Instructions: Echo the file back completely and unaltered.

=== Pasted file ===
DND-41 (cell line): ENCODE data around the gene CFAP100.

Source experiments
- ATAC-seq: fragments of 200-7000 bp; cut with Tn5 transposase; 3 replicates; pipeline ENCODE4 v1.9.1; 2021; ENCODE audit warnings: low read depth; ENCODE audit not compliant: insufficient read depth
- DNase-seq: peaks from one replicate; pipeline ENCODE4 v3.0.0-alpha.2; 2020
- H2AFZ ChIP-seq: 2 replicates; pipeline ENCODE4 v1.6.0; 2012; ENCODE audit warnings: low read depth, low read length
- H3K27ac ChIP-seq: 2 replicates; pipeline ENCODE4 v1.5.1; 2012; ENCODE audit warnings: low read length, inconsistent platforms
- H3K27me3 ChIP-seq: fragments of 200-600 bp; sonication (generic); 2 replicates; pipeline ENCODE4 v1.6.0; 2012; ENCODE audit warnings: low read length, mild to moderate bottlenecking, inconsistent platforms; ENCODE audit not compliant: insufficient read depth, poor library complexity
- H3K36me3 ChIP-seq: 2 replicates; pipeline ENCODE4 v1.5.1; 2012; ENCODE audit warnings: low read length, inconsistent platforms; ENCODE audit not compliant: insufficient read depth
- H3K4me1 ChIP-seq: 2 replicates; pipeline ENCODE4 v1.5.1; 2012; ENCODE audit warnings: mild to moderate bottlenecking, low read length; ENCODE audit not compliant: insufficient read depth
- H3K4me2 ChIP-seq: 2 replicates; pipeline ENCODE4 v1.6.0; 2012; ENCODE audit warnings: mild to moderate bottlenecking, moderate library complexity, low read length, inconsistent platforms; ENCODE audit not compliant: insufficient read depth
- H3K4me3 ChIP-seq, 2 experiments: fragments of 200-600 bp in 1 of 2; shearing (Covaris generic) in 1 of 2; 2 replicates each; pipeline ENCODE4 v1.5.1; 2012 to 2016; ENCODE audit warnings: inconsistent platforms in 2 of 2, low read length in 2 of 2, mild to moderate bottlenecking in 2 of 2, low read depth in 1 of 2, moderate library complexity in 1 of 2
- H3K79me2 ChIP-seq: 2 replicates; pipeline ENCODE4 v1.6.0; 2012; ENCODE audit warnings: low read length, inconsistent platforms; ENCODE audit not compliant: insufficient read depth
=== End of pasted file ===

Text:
DND-41 (cell line): ENCODE data around the gene CFAP100.

Source experiments
- ATAC-seq: fragments of 200-7000 bp; cut with Tn5 transposase; 3 replicates; pipeline ENCODE4 v1.9.1; 2021; ENCODE audit warnings: low read depth; ENCODE audit not compliant: insufficient read depth
- DNase-seq: peaks from one replicate; pipeline ENCODE4 v3.0.0-alpha.2; 2020
- H2AFZ ChIP-seq: 2 replicates; pipeline ENCODE4 v1.6.0; 2012; ENCODE audit warnings: low read depth, low read length
- H3K27ac ChIP-seq: 2 replicates; pipeline ENCODE4 v1.5.1; 2012; ENCODE audit warnings: low read length, inconsistent platforms
- H3K27me3 ChIP-seq: fragments of 200-600 bp; sonication (generic); 2 replicates; pipeline ENCODE4 v1.6.0; 2012; ENCODE audit warnings: low read length, mild to moderate bottlenecking, inconsistent platforms; ENCODE audit not compliant: insufficient read depth, poor library complexity
- H3K36me3 ChIP-seq: 2 replicates; pipeline ENCODE4 v1.5.1; 2012; ENCODE audit warnings: low read length, inconsistent platforms; ENCODE audit not compliant: insufficient read depth
- H3K4me1 ChIP-seq: 2 replicates; pipeline ENCODE4 v1.5.1; 2012; ENCODE audit warnings: mild to moderate bottlenecking, low read length; ENCODE audit not compliant: insufficient read depth
- H3K4me2 ChIP-seq: 2 replicates; pipeline ENCODE4 v1.6.0; 2012; ENCODE audit warnings: mild to moderate bottlenecking, moderate library complexity, low read length, inconsistent platforms; ENCODE audit not compliant: insufficient read depth
- H3K4me3 ChIP-seq, 2 experiments: fragments of 200-600 bp in 1 of 2; shearing (Covaris generic) in 1 of 2; 2 replicates each; pipeline ENCODE4 v1.5.1; 2012 to 2016; ENCODE audit warnings: inconsistent platforms in 2 of 2, low read length in 2 of 2, mild to moderate bottlenecking in 2 of 2, low read depth in 1 of 2, moderate library complexity in 1 of 2
- H3K79me2 ChIP-seq: 2 replicates; pipeline ENCODE4 v1.6.0; 2012; ENCODE audit warnings: low read length, inconsistent platforms; ENCODE audit not compliant: insufficient read depth